The traditional approach to treating osteoporosis in women was to give them estrogen, usually in the form of Premarin, along with a high dose of calcium. Improving bone health was touted as one of the major benefits of taking estrogen. The problem is, there has never been a single study indicating that estrogen has any benefit in reversing osteoporosis— in fact, in 1999 the FDA eliminated osteoporosis as an indication for giving estrogen. It is true that when a woman is still having menstrual cycles, and for several years after menopause, estrogen does have a positive effect on bone health. But it will not prevent the eventual onset of osteoporosis.

The main classes of therapeutic drugs utilized for osteoporosis (and, unfortunately, osteopenia) are called bisphosphonates. They go by several brand names, such as Fosamax, Actonel, and Binova. Bone is in a constant state of regeneration, aided by cells that help resorb bone (the osteoclasts), and then cells that build bone (the osteoblasts). The bisphosphonates act in a way that prevents the osteoclasts from resorbing bone but at the same time prevents the osteoblasts from forming new bone.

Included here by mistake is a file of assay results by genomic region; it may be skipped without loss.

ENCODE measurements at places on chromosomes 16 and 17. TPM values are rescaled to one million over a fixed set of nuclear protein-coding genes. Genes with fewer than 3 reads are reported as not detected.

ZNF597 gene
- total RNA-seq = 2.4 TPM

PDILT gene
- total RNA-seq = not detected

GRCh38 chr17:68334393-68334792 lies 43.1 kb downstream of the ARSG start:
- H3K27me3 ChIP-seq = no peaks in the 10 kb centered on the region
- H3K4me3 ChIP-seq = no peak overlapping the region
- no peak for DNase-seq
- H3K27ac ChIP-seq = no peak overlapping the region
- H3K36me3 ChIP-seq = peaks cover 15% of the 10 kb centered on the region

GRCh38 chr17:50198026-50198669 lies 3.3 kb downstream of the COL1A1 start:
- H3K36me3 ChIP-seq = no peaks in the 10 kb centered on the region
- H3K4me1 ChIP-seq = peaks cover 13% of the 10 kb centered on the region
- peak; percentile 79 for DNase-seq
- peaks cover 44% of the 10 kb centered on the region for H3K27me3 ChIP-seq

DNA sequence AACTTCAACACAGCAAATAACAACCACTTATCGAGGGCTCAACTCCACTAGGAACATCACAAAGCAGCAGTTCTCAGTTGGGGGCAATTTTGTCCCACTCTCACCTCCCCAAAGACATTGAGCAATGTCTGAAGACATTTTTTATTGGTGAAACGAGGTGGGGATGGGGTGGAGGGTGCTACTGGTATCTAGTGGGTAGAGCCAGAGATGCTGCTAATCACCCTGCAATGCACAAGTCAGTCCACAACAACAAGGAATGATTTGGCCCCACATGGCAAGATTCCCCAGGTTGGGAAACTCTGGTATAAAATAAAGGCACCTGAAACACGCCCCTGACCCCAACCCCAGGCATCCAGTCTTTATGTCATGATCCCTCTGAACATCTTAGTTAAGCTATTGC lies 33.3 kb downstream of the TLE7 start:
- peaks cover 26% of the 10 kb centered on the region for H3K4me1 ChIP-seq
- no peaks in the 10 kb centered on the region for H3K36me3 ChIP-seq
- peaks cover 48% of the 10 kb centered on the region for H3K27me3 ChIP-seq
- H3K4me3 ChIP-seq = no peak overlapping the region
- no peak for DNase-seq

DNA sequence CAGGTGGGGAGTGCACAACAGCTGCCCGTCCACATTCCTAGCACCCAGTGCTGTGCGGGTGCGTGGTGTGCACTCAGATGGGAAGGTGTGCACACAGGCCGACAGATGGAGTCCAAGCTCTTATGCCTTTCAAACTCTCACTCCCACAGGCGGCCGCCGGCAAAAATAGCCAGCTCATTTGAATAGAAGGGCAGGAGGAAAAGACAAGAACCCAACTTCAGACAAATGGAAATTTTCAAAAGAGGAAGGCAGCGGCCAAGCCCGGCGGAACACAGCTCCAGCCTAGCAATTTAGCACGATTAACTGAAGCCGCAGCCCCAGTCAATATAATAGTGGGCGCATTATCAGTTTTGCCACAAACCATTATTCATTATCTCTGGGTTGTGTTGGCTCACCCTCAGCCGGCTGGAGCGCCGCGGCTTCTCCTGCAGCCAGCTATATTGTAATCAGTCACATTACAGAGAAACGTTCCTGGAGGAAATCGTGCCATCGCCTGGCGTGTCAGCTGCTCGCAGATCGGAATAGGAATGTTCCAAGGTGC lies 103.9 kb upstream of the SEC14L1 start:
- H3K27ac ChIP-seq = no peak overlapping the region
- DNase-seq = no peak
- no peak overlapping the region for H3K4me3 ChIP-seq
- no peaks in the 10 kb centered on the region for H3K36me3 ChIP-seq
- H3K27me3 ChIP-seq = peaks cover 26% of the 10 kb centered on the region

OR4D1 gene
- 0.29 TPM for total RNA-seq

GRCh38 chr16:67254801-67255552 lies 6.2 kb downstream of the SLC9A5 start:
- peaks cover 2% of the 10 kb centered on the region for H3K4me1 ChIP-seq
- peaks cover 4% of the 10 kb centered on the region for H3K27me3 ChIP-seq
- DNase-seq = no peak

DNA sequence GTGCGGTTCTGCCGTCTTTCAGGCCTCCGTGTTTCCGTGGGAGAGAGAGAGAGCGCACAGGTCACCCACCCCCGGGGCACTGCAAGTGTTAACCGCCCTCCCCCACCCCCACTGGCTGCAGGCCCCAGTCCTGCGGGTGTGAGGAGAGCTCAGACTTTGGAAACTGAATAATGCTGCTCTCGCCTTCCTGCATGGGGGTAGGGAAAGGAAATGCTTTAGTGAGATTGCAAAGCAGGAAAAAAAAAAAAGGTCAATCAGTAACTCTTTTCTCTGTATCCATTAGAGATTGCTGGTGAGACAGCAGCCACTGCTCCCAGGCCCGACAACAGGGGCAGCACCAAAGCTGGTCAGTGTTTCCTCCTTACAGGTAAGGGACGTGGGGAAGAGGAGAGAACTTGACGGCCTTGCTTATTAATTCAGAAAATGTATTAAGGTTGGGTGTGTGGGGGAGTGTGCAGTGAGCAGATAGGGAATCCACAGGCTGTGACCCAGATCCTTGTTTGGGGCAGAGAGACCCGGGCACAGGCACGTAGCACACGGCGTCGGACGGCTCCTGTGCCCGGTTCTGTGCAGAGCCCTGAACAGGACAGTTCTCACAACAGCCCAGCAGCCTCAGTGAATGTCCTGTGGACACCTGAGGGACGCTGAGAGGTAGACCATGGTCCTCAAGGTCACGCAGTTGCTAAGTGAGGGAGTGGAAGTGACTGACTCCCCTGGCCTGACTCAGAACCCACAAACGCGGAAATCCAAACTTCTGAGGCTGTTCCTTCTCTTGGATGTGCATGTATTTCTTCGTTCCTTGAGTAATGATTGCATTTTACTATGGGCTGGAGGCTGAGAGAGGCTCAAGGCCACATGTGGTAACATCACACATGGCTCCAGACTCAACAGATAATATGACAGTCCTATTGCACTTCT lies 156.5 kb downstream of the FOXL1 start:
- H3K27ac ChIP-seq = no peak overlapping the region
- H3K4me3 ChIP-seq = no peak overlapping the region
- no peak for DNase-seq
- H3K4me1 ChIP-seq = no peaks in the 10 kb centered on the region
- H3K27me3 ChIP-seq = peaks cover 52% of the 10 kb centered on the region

As a result, you wind up with old, brittle bone that looks good on a DEXA scan but can actually be more easily fractured than an untreated bone. This is certainly not the desired effect.

In addition, bisphosphonates have serious potential side effects. They are very similar to the same chemicals used to clear drain pipes and clean away bathtub residue. This is why it is necessary to avoid lying down after taking these pills because they can eat a hole through the esophagus. They can also cause gastric erosions and severe diarrhea.